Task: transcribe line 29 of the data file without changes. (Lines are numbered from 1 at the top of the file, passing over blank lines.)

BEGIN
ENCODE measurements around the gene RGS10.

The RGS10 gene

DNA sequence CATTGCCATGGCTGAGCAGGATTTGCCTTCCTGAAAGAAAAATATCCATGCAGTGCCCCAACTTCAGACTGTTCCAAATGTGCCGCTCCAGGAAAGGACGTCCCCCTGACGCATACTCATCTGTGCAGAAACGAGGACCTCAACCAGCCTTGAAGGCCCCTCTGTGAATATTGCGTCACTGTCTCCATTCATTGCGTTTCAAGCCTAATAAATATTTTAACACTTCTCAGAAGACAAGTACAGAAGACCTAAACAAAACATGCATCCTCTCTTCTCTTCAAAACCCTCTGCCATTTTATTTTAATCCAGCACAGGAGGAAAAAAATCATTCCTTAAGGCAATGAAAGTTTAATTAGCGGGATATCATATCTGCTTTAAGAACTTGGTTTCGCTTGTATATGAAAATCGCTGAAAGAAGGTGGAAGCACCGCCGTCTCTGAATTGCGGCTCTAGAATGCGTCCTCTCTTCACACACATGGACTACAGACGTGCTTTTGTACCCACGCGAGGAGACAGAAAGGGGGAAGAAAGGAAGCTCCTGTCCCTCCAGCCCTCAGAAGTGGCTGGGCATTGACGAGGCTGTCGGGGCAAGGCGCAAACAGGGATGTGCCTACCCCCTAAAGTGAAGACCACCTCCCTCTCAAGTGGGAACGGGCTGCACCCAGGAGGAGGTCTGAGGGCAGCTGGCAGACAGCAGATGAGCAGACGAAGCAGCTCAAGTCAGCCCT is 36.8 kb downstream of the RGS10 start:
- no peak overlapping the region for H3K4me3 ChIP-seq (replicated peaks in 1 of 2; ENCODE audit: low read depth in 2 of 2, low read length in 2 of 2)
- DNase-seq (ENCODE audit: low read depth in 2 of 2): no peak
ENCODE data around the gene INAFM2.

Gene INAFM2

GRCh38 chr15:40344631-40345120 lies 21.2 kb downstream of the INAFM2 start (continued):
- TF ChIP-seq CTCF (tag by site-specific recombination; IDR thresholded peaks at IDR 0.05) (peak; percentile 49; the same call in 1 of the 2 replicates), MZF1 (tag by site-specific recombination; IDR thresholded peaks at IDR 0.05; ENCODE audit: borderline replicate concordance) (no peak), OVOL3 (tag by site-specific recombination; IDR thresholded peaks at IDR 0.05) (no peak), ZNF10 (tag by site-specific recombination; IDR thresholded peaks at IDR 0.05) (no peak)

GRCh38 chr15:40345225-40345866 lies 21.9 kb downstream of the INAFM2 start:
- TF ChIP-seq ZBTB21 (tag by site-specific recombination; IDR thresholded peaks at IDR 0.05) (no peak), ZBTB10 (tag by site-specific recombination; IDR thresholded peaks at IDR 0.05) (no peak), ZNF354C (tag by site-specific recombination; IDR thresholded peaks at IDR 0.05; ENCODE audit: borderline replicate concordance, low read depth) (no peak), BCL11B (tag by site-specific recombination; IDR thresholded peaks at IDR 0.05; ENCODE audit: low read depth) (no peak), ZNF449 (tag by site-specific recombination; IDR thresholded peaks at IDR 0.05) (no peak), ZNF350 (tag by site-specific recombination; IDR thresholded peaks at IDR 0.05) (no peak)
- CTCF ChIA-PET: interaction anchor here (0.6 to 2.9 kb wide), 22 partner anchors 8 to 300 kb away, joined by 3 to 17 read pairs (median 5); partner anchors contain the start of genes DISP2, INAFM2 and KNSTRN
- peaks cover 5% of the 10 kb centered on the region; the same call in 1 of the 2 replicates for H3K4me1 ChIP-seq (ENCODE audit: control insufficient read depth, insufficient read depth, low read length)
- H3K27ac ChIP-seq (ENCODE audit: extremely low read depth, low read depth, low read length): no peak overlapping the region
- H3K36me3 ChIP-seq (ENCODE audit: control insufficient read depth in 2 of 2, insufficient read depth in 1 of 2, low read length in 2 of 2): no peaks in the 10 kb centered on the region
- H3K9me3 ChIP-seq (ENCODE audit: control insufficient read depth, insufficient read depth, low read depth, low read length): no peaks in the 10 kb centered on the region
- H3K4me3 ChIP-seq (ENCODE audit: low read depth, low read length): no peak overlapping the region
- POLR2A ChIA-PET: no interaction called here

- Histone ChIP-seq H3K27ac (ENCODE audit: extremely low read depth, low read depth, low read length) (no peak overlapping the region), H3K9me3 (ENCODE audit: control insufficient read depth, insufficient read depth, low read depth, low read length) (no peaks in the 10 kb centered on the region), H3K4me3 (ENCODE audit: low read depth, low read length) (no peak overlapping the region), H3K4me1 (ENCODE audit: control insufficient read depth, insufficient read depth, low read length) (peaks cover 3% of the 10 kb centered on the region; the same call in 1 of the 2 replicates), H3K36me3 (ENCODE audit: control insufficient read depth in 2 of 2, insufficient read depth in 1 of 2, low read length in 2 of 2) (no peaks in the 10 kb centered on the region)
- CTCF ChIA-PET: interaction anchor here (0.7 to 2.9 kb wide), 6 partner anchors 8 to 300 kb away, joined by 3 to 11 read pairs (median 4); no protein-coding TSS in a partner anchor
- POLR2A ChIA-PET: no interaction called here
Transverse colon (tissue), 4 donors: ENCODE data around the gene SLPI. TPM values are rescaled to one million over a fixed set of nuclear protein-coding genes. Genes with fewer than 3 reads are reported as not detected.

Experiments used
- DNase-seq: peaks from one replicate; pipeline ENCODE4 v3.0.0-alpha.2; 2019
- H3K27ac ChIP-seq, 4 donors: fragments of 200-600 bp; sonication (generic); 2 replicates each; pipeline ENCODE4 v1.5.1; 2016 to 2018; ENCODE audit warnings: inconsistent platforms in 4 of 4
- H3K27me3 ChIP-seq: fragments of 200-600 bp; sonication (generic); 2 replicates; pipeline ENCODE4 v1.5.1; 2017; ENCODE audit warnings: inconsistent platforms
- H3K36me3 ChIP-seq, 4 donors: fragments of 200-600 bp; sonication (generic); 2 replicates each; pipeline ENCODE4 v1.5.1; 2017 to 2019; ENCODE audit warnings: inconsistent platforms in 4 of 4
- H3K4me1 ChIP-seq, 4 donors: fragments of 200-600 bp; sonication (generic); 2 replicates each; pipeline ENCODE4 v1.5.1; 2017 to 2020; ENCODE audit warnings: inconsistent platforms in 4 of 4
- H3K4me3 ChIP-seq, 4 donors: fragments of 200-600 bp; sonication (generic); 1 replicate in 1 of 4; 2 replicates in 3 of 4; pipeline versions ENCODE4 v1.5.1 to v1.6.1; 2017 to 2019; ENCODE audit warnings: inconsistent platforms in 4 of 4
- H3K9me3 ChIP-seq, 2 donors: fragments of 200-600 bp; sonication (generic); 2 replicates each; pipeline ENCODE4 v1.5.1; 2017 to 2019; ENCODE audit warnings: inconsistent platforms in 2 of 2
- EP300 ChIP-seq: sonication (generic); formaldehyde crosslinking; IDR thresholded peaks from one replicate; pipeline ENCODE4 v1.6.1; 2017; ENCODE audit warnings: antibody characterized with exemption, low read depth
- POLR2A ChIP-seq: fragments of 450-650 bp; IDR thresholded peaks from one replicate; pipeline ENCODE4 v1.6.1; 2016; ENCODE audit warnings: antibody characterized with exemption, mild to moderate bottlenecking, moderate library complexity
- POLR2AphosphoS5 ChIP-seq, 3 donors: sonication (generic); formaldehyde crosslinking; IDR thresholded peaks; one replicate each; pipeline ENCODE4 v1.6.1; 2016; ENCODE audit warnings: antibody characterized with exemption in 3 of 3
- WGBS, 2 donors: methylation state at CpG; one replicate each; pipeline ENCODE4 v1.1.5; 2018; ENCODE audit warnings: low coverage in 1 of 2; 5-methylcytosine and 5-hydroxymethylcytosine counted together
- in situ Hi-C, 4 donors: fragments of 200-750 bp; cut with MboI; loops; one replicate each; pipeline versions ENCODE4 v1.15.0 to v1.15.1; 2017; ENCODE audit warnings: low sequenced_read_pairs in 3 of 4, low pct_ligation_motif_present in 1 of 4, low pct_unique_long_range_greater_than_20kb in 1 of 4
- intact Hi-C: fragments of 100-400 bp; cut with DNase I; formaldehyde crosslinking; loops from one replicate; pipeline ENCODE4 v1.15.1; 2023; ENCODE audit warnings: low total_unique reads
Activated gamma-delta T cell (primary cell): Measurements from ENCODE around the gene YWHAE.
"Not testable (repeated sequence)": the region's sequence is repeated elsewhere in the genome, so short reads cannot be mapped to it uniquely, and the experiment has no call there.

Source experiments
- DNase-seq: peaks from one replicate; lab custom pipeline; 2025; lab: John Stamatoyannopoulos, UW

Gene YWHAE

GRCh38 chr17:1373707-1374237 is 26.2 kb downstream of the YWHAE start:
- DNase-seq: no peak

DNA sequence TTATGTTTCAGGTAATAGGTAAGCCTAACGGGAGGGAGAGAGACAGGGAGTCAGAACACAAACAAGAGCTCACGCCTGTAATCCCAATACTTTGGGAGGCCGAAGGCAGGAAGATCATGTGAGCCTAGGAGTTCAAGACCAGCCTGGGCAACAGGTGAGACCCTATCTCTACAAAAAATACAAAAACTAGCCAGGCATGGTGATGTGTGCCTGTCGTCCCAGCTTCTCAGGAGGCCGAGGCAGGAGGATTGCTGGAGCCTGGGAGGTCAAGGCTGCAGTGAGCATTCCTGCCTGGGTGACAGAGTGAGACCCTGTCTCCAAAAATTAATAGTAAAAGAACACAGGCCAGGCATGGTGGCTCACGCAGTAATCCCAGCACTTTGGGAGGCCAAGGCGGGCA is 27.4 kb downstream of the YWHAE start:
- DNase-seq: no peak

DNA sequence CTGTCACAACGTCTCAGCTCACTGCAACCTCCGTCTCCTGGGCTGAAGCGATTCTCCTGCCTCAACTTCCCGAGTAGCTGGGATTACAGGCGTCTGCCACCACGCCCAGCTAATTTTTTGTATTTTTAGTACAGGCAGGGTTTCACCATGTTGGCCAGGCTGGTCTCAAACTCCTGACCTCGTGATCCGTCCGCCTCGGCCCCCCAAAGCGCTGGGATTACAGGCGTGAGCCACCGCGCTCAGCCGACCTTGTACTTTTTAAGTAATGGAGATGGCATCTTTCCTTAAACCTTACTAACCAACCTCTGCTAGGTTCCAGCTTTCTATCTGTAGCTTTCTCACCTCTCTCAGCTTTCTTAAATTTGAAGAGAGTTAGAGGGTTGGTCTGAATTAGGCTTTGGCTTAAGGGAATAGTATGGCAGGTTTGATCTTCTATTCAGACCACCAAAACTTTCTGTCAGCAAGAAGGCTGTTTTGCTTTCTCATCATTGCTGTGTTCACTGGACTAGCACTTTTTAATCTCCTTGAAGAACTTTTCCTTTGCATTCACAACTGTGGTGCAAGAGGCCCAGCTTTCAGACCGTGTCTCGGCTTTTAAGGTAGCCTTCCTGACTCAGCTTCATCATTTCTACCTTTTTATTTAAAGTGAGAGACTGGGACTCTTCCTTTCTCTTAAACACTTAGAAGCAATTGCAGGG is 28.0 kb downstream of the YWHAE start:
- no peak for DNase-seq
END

- H3K4me3 ChIP-seq, 4 donors: fragments of 200-600 bp; sonication (generic); 1 replicate in 1 of 4; 2 replicates in 3 of 4; pipeline versions ENCODE4 v1.5.1 to v1.6.1; 2017 to 2019; ENCODE audit warnings: inconsistent platforms in 4 of 4